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Microcephaly: what is it and what are its complications

by Alivia Nyhan
Published: Last Updated on

Microcephaly is considered a sporadic neurological disorder, it occurs when a baby has a much smaller head than is deemed to be regular among other children of his age and sex. It is a condition usually identified at birth, although in many cases, the lack of development of the skull can be detected during pregnancy.

Until very recently, Microcephaly was an unusual disorder; however, the 2015 outbreaks of the Zika virus in Brazil that have affected pregnant women have increased the births of babies with this condition in this nation, making this disease monopolize the attention. That is why at FastlyHealwe explains in detail what Microcephaly is and its complications on the child’s development.

What is Microcephaly?

Microcephaly is a neurological disorder in which the baby’s head is smaller than what is considered normal. The measurement of the head circumference is usually carried out at the time of birth; this stage is when the condition is detected in many cases, although if the lack of growth of the skull is very evident, it can be seen even during pregnancy using a prenatal ultrasound.

A newborn’s head measuring 13 inches or less in cranial circumference is considered to point to Microcephaly.

This disorder can also develop during the first years of life; in that case, it will be diagnosed later by a pediatrician after routine check-ups.

Causes of this condition

During gestation and in the infant stage, the growth of our skull is given by the development of our brain; as it grows, the head must do the same. Microcephaly occurs when the development and growth of the brain are not adequate, resulting in a smaller skull than average.

Several pathologies and conditions can lead to this disorder; some of them are linked to diseases that affect the mother during pregnancy, and others to genetic conditions that the fetus develops.

Among the diseases that affect the mother during pregnancy and can cause Microcephaly we have:

Genetic disorders can cause the fetus to suffer from this condition, such as Down syndrome, trisomy 18, trisomy 21, Cornelia de Lange syndrome, Rubinstein-Taybi, Seckel, or Smith-Lemli-Opitz syndromes. Many of these conditions are detected during pregnancy.

Relationship between Microcephaly and the zika virus

In general terms, Microcephaly has always been a rare disorder; however, in 2015, the birth statistics of children with this condition in Brazil multiplied by 30. This increase in babies’ births with Microcephaly occurred in those areas that had suffered outbreaks of the Zika virus, a disease native to Uganda transmitted by the infected bite of the Aedes Aegypti mosquito.

The Zika virus is a condition similar to dengue or chikungunya that, until a few months ago, was believed to be harmless since its signals are so weak that only 20% of people have symptoms. However, when the virus affects pregnant women, it can cause Microcephaly in the fetus, as do other conditions such as rubella or toxoplasmosis.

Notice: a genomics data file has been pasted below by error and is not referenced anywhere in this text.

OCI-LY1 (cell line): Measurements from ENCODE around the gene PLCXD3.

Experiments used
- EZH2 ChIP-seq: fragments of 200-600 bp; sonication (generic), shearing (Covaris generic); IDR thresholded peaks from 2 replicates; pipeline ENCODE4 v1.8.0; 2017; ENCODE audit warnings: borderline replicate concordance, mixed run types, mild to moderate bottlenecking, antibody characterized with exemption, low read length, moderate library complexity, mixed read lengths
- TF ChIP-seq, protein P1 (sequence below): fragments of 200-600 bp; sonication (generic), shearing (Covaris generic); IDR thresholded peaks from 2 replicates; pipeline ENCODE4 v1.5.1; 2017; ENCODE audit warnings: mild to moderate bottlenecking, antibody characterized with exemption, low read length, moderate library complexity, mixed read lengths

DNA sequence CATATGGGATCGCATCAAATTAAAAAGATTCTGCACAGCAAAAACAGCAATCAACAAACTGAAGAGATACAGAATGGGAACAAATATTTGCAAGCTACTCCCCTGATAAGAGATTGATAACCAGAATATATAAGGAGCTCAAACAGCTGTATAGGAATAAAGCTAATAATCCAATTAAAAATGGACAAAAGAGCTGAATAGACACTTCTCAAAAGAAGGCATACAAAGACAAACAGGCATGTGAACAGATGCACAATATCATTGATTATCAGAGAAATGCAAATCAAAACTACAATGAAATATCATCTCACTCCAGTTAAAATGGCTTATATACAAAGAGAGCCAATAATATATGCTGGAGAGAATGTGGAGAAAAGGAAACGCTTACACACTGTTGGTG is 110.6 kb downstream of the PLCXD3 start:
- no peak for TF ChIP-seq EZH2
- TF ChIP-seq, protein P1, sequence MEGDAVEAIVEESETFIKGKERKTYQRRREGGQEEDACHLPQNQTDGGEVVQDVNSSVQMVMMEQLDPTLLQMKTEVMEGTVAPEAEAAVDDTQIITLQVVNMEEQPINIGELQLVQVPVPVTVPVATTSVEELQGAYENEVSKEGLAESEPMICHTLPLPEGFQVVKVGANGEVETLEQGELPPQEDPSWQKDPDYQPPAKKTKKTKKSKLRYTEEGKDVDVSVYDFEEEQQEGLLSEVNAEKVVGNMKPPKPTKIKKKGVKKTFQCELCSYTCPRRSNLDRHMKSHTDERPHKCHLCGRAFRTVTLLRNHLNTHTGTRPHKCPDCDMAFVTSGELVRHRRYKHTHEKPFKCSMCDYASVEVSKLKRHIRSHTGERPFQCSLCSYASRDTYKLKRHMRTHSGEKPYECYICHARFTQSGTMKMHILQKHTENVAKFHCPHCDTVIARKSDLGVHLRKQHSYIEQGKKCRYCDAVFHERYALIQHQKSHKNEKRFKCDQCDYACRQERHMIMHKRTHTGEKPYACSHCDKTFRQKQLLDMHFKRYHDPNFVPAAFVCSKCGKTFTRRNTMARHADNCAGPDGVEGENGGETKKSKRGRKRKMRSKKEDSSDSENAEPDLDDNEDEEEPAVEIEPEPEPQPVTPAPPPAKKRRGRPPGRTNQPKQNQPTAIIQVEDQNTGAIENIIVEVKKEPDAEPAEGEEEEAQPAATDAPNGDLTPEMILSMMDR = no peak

It is not yet known how the virus acts in the mother’s body. However, the Brazilian Ministry of Health has confirmed the relationship between conditions, while the World Health Organization WHO has declared a global health emergency for neurological diseases produced by this virus.

Given this situation, the recommendation of the health authorities is to take extreme prevention measures in those areas where the Zika virus is present to avoid mosquito bites during pregnancy that could put the baby’s health at risk.

Complications of Microcephaly

The complications of Microcephaly will depend on the cause of the disease and also on the degree of development of the child’s brain.

Although some children with this condition will always have a smaller head than usual, they may enjoy average intelligence and development; however, in most cases, there are problems in the child’s intellectual and physical development, leading to complications. What:

  • Developmental delays that affect speech or motor skills.
  • Problems with balance and coordination.
  • Mental retardation.
  • Hyperactivity
  • Facial deformations
  • Height problems.
  • Seizures
  • Shorter life expectancy.

It is important to reiterate that the degree of complications of Microcephaly varies from child to child and depends mainly on the origin of this condition and the level of development of the brain. Therefore medical opinion is essential to determine the consequences of this disorder on the child.

Treatment of this condition

There is no specific treatment to reverse the complications of Microcephaly, although there are surgeries that can correct cranial deformities and improve the appearance of the head.

The applied treatment consists of enhancing the child’s development through various activities that improve their abilities, such as learning therapies, and physical therapies, among others, which will help promote their independence in each case. A child with Microcephaly should frequently go to medical consultations to perform physical examinations that allow them to verify their condition and measure the effects of the applied therapies.

This article is merely informative, at FastlyHeal .com we do not have the power to prescribe medical treatments or make any type of diagnosis. We invite you to see a doctor in the case of presenting any type of condition or discomfort.

If you want to read more articles similar to Microcephaly: what is it and its complications, we recommend that you enter our Brain and nerves category .

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